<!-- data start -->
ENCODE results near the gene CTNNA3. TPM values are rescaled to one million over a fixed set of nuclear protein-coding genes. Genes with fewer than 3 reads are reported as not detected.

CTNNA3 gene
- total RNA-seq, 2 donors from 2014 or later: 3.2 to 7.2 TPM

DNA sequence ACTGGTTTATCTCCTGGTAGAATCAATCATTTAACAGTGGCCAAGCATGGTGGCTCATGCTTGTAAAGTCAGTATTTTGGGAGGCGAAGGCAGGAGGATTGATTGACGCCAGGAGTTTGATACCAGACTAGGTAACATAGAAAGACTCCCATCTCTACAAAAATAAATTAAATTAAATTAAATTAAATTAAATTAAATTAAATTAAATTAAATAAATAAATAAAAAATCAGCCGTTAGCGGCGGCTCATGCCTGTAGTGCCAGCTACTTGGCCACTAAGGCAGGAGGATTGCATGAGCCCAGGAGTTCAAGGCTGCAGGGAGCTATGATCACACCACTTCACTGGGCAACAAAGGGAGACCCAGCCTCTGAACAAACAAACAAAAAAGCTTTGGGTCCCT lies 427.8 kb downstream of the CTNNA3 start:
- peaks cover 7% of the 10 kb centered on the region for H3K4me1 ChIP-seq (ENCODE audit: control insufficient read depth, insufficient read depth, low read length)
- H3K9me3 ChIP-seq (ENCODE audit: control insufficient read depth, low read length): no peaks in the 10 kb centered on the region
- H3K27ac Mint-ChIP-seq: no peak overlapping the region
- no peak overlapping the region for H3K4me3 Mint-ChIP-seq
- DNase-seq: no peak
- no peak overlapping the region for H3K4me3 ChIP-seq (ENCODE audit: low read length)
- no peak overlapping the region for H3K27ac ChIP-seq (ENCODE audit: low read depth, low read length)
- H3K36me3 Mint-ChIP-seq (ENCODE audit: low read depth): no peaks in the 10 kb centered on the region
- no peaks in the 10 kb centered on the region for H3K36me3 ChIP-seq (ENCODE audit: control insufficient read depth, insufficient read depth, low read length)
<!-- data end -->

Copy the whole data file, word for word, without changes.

ENCODE results near the gene CTNNA3. TPM values are rescaled to one million over a fixed set of nuclear protein-coding genes. Genes with fewer than 3 reads are reported as not detected.

CTNNA3 gene
- total RNA-seq, 2 donors from 2014 or later: 3.2 to 7.2 TPM

DNA sequence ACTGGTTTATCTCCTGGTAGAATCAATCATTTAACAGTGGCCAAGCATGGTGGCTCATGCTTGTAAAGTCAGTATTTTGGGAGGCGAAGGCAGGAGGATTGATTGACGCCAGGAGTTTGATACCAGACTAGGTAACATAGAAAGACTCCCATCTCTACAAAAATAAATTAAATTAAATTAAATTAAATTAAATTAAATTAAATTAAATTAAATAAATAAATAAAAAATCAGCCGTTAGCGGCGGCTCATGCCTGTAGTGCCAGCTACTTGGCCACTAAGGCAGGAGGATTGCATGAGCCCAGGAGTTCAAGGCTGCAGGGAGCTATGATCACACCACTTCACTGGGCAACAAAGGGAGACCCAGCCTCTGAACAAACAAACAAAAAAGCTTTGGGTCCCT lies 427.8 kb downstream of the CTNNA3 start:
- peaks cover 7% of the 10 kb centered on the region for H3K4me1 ChIP-seq (ENCODE audit: control insufficient read depth, insufficient read depth, low read length)
- H3K9me3 ChIP-seq (ENCODE audit: control insufficient read depth, low read length): no peaks in the 10 kb centered on the region
- H3K27ac Mint-ChIP-seq: no peak overlapping the region
- no peak overlapping the region for H3K4me3 Mint-ChIP-seq
- DNase-seq: no peak
- no peak overlapping the region for H3K4me3 ChIP-seq (ENCODE audit: low read length)
- no peak overlapping the region for H3K27ac ChIP-seq (ENCODE audit: low read depth, low read length)
- H3K36me3 Mint-ChIP-seq (ENCODE audit: low read depth): no peaks in the 10 kb centered on the region
- no peaks in the 10 kb centered on the region for H3K36me3 ChIP-seq (ENCODE audit: control insufficient read depth, insufficient read depth, low read length)